The Meridian human resources company Ameriben is a huge place by Idaho standards – it has 700 employees and expects to double in size in the next four years. It hired 20 people just last week. But when Human Resources Manager Brian Marshall needs to find some temporary help, he reaches out to the most local source imaginable: staff friends and family.
Marshall, a panelist on the Idaho Business Review’s breakfast series on human resources on April 11, said he views this practice as a sort of “internal temp agency” with built-in quality control.
When a big project looms, “we find it’s not difficult to have eight or 10 people available for that sort of thing. We hire someone for two months, rather than hiring someone full-time for a permanent position. Those people are very appreciative to have the flexible schedule we’re offering. And when the project is finished we’re able to move on.”
Marshall was one of five panelists at the breakfast series, a program IBR holds every two months. Discussions about workforce always fill the room, because finding and retaining good employees has taken on huge importance locally as the unemployment rate has dropped in Idaho to below 4 percent.
The panelists were asked to talk about conditions in Idaho that help companies find and retain the best employees.
Panelist Toni L. Coleman Carter, a newly hired inclusion and diversity strategy director for the Idaho National Laboratory, cautioned managers that they shouldn’t rely too much on instinct when assessing prospective workers. When they do, she said, there’s a danger they connect deeply only with the job candidates who are most similar to them.
“When people use more intuition and gut in their selection process, women and people of color get screened out. Research shows that,” said Coleman Carter. “So I’m a fan of a structured interview process. When there is a structured process with requirements clearly identified ahead of time, women and people of color are hired more.”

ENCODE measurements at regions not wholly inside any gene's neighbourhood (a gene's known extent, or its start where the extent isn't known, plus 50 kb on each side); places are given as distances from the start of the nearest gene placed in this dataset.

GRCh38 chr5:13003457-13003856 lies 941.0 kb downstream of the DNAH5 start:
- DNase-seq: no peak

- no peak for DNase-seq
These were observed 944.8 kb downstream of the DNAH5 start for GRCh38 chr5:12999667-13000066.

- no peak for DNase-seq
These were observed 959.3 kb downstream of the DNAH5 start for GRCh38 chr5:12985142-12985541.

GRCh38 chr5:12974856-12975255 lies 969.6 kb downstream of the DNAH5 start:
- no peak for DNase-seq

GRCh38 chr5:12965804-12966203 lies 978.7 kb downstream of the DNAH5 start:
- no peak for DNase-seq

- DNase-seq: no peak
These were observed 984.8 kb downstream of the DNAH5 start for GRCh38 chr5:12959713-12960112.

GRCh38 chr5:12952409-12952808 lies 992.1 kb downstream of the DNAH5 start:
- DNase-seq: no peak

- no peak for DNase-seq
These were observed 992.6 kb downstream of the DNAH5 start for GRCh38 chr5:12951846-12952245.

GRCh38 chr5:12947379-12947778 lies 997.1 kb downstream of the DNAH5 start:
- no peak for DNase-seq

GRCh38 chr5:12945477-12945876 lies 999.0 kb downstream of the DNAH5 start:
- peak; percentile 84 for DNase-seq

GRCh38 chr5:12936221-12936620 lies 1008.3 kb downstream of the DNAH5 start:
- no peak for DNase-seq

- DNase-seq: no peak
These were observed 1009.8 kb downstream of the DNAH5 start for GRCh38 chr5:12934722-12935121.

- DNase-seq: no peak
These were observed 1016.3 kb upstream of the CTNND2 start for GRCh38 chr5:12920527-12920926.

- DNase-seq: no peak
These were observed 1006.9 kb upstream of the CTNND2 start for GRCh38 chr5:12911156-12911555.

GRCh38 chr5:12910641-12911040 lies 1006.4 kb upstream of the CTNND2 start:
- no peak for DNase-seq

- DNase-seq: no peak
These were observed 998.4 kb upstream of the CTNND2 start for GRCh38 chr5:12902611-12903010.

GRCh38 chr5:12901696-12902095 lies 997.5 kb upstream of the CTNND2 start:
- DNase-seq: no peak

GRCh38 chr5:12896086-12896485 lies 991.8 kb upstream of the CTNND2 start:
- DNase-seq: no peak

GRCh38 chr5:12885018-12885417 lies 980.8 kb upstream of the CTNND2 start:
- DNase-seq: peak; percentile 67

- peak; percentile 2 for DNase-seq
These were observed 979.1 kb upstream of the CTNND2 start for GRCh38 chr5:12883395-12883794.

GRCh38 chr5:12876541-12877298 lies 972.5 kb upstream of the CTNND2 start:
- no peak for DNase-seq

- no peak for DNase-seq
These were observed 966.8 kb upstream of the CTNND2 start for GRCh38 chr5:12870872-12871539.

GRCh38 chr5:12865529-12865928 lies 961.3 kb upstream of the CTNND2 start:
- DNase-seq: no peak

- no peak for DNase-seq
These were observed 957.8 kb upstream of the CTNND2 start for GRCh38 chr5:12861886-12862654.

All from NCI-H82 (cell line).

The panelists also talked about how the role of HR leaders has moved in recent years from one of policing and enforcing compliance to one of working in a partnership with company leaders to create an environment where people thrive at their jobs, and hopefully stay in them.
“When HR has to be the police, it prevents us from creating the strategic relationships with managers that we need,” Coleman Carter said.
Moving away from the focus on compliance also means leaving the construction of the dense employee handbook to a staff lawyer or the CFO’s office. Huge policy manuals aren’t needed, said Patti Perkins, owner of Calyx-Weaver Associates, an HR consulting company.
“Less is more,” Perkins told the audience. “You need some policies and procedures no doubt, but I really don’t like the idea of the 900-page policy manual. Nobody would read that.”
Instead, said Perkins and other panelists, it’s more efficient to train managers and employees to use good judgment.
Behaving properly at work “is really just common sense,” she said.
Idaho Power, the INL, and other local companies expend significant time and energy in trying to attract a more diverse workforce. It’s a bit of a chicken-and-egg problem; Coleman Carter said such workers are more likely to apply to companies where they see others who look like them.
“The first thing they do is look at your website and senior leadership team, and if there aren’t people like us in prominent places, leading major efforts, we’re not going to want to work at your organization,” she said.
Stephen Cilley, the co-founder of Boise PEO Ataraxis, said he thinks the best way to tackle the problem of diversity is to show people that all hires are based on merit and nothing else.
“I don’t care who is coming to work for me as long as they have the right talent and ability for what we need done,” he said. “We have to get to a point where we say as organizations we are completely blind to everything but talent and ability. That will make it much easier to hire people that are talented and diverse.”
Look for our more detailed report on the discussion in the April 21 IBR.
Anne Wallace Allen is editor of the Idaho Business Review.